Good news for open source: 9th Circuit contradicts itself on scope-limiting license conditions
A little less than a year ago, in MDY Industries, LLC v. Blizzard Entertainment, Inc., the Court of Appeals for the Ninth Circuit elucidated a new rule that a contract obligation in a license agreement will be considered a scope-limiting license condition, breach of which is remediable by copyright remedies, only if the obligation contains a “nexus” to the exclusive rights accorded to the copyright owner via the U.S. Copyright Act, or is a payment obligation. For more on this case, go to my previous blog post or read the article I wrote for Landslide magazine.
However, in a decision rendered less than one month ago, Apple Inc. v. PsyStar Corp., (9th Circuit, Sept. 28, 2011), the Ninth Circuit ruled (emphasis added):
Contrary to Psystar’s assertion, such licensing arrangements are also firmly rooted in the history of copyright law. While copyright owners may choose to simply exclude others from their work, i.e. not to transfer their rights, see Stewart v. Abend, 495 U.S. 207, 228-29 (1990); Fox Film Corp. v. Doyal, 286 U.S. 123, 127 (1932), courts have long held that copyright holders may also use their limited monopoly to leverage the right to use their work on the acceptance of specific conditions, see, e.g., Metro-Goldwyn-Mayer Distrib. Corp. v. Bijou Theatre Co., 59 F.2d 70, 77 (1st Cir. 1932) (holding that if a motion picture license is subject to the condition that its exhibition must occur at specified times and places, the licensee’s exhibitions at other times and places is without authority from the licensor and therefore constitutes copyright infringement).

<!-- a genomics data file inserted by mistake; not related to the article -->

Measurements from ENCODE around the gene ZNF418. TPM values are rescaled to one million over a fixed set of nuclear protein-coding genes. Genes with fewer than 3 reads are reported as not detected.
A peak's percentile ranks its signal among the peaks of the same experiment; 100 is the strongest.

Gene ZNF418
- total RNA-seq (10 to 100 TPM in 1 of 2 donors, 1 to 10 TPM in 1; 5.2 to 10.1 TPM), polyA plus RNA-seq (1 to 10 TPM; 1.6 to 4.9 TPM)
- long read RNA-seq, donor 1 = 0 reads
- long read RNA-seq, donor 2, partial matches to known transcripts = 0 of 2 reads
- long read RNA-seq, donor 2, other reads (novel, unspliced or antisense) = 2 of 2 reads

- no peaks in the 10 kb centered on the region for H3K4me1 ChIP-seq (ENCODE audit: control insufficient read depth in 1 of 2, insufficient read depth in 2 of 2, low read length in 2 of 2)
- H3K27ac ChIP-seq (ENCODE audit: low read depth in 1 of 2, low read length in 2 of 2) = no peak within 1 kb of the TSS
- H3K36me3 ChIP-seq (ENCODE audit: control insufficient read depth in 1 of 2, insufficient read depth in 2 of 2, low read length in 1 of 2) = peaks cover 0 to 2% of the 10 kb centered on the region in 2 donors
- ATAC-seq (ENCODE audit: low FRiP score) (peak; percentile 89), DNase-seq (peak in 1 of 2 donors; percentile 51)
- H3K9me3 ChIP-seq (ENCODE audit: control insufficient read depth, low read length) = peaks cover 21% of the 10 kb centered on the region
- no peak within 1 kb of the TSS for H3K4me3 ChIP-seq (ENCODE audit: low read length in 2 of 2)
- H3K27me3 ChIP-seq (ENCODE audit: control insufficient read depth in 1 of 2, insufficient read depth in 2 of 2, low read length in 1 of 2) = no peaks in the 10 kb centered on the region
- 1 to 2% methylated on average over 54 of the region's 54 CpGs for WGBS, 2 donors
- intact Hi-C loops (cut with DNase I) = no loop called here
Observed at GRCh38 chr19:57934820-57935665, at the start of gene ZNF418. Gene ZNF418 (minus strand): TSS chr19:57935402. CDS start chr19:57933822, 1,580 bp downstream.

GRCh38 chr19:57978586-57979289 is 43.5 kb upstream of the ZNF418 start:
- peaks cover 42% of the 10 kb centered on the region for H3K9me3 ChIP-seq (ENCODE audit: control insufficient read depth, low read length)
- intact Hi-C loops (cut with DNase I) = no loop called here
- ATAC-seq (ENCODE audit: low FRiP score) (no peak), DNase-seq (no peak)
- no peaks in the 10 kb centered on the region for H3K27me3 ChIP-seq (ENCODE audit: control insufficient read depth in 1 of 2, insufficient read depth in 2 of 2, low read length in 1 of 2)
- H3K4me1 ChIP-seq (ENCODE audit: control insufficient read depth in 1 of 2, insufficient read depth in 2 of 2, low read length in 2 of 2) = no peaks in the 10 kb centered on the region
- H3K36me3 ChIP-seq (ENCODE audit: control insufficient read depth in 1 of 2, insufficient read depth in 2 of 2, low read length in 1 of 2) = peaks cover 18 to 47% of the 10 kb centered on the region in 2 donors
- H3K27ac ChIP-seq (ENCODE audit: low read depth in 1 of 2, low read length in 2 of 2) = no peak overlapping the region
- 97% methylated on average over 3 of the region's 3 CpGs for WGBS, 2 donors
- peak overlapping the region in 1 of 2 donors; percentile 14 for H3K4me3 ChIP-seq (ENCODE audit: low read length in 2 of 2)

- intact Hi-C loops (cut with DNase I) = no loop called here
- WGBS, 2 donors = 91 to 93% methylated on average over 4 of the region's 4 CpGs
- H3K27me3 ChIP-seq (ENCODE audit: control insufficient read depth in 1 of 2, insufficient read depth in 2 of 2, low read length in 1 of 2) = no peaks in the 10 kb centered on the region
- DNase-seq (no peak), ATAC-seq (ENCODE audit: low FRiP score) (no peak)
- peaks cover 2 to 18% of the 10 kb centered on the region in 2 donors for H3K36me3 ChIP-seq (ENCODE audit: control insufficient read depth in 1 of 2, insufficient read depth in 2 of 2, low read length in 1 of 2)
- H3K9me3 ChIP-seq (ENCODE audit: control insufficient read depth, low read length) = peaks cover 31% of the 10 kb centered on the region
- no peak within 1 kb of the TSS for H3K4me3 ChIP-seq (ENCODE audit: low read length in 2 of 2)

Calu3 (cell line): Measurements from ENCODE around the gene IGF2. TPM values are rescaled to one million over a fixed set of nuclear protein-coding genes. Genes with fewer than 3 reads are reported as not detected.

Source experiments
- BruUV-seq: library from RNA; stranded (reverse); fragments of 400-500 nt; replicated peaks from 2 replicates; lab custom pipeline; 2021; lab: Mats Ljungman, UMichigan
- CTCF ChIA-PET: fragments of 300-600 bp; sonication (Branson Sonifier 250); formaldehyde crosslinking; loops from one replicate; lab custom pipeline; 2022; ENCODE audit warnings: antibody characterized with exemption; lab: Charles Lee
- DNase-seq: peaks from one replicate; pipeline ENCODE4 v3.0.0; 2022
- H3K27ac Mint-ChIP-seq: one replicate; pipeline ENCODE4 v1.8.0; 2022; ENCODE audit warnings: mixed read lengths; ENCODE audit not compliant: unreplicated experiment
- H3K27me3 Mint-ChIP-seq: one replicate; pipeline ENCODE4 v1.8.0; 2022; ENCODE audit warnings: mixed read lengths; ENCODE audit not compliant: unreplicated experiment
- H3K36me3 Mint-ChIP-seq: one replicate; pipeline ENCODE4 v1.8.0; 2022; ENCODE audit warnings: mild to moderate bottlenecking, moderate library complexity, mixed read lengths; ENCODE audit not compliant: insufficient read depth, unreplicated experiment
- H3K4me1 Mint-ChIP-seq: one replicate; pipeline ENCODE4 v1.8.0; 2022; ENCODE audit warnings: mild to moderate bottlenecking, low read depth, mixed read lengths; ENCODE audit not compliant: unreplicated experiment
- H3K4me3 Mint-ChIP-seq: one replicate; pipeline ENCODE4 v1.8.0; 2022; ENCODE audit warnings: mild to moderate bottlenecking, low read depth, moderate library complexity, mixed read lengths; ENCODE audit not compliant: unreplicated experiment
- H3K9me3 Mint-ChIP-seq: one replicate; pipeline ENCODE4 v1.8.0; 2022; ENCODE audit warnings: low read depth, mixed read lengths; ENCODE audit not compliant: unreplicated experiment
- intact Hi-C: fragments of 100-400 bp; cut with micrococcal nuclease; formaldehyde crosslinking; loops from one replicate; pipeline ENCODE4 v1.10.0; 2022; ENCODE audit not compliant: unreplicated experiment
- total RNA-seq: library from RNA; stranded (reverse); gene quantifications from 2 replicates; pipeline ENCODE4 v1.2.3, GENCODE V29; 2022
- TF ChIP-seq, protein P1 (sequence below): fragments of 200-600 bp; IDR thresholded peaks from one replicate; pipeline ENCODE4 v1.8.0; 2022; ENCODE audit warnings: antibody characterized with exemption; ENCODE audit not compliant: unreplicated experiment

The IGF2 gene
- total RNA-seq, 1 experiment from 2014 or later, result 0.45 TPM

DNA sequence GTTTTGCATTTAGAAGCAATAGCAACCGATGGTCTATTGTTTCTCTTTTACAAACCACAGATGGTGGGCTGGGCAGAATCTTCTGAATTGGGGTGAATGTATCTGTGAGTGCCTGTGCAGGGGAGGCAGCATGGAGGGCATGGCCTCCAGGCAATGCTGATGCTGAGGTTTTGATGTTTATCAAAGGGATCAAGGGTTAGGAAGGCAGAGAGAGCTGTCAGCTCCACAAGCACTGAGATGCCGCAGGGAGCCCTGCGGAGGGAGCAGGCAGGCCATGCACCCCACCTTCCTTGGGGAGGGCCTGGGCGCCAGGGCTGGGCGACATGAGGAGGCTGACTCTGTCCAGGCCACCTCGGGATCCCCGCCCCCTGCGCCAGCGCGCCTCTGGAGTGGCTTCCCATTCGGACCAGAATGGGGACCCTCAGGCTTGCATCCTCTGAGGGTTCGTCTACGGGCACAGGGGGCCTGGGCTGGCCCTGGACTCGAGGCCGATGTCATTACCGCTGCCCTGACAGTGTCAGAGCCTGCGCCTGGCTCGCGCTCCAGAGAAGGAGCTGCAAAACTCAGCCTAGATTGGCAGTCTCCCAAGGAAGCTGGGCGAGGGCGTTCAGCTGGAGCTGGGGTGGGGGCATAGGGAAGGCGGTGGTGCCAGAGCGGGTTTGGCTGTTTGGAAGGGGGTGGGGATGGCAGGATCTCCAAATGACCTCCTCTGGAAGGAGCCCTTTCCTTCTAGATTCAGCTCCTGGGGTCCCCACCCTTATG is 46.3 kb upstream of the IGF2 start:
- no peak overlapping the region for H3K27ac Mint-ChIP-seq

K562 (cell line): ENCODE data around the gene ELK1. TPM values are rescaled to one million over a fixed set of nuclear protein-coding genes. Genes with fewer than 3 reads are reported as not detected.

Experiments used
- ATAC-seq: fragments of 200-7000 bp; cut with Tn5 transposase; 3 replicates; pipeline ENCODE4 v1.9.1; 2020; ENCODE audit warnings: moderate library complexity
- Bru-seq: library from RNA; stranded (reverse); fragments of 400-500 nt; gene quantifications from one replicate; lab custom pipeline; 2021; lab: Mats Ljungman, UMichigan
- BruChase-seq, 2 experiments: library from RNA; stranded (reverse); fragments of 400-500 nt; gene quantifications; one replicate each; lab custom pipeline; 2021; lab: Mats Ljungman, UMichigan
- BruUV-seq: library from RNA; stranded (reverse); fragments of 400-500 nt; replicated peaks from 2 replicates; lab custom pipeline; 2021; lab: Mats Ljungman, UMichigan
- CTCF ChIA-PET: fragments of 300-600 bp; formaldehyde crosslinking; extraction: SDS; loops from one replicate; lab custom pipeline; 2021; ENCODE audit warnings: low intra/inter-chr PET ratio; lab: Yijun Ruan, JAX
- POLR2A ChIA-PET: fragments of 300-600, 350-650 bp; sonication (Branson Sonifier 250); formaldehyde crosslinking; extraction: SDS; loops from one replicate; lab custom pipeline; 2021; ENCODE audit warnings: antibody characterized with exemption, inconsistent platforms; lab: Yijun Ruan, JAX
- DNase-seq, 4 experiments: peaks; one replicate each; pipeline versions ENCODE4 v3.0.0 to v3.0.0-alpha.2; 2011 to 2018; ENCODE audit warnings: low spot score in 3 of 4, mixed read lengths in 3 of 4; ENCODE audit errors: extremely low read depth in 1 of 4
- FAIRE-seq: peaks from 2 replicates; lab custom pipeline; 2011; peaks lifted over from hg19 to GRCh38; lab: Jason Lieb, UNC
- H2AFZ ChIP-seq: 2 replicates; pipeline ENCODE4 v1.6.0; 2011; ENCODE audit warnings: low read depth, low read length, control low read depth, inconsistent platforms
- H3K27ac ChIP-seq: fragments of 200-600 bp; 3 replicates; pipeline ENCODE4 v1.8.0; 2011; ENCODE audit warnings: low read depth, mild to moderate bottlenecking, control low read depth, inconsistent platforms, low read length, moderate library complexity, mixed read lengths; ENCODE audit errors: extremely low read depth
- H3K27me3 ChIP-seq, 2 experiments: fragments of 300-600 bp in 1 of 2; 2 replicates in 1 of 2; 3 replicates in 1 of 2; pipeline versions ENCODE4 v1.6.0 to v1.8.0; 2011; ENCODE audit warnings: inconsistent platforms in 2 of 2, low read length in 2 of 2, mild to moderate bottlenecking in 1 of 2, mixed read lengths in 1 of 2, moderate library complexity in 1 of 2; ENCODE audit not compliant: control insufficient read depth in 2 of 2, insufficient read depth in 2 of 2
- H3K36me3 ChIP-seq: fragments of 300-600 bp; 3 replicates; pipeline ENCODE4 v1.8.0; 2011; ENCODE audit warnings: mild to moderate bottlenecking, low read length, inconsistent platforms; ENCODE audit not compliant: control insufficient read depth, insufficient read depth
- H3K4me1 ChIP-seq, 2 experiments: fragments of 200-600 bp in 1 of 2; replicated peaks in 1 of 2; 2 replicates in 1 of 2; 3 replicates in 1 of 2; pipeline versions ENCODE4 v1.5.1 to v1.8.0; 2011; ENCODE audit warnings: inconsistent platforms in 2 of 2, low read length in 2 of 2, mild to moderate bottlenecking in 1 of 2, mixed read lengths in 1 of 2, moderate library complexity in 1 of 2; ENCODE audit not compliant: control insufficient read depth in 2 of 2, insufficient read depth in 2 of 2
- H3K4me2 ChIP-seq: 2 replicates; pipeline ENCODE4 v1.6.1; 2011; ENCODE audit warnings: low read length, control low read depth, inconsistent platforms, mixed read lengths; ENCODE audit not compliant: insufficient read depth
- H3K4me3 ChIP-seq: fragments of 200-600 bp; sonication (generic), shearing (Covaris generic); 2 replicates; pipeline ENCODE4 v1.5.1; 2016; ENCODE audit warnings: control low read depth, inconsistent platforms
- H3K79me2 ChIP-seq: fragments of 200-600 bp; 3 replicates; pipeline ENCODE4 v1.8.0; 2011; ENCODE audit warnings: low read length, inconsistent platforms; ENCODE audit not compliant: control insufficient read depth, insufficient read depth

This ruling cannot be squared with the MDY Industries case. In that case, the Ninth Circuit held that essentially only obligations that are restatements of rights provided under copyright law, or are payment obligations, are to be considered conditions redressable by copyright remedies. However, in PsyStar, conditions regulating use of the work (eg, exhibitions must occur at certain times and places), are scope-limiting and redressable by copyright remedies.
MDY Industries’ reasoning as applied to open source licenses would render notice, attribution, and copyleft obligations in those licenses as mere contract covenants and not conditions that are license scope-limiting, thus foreclosing the possibility of copyright remedies. The ruling, therefore, casts considerable doubt on the ability of open source licensors to effectively enforce these obligations. PsyStar, on the other hand, recognizes and confirms the right of licensors to condition licenses on virtually any types of conditions, thus preserving an important tool copyright owners have long enjoyed to control the use and distribution of their works.
It will be interesting to see if and how these two decisions will be reconciled, perhaps by en banc review.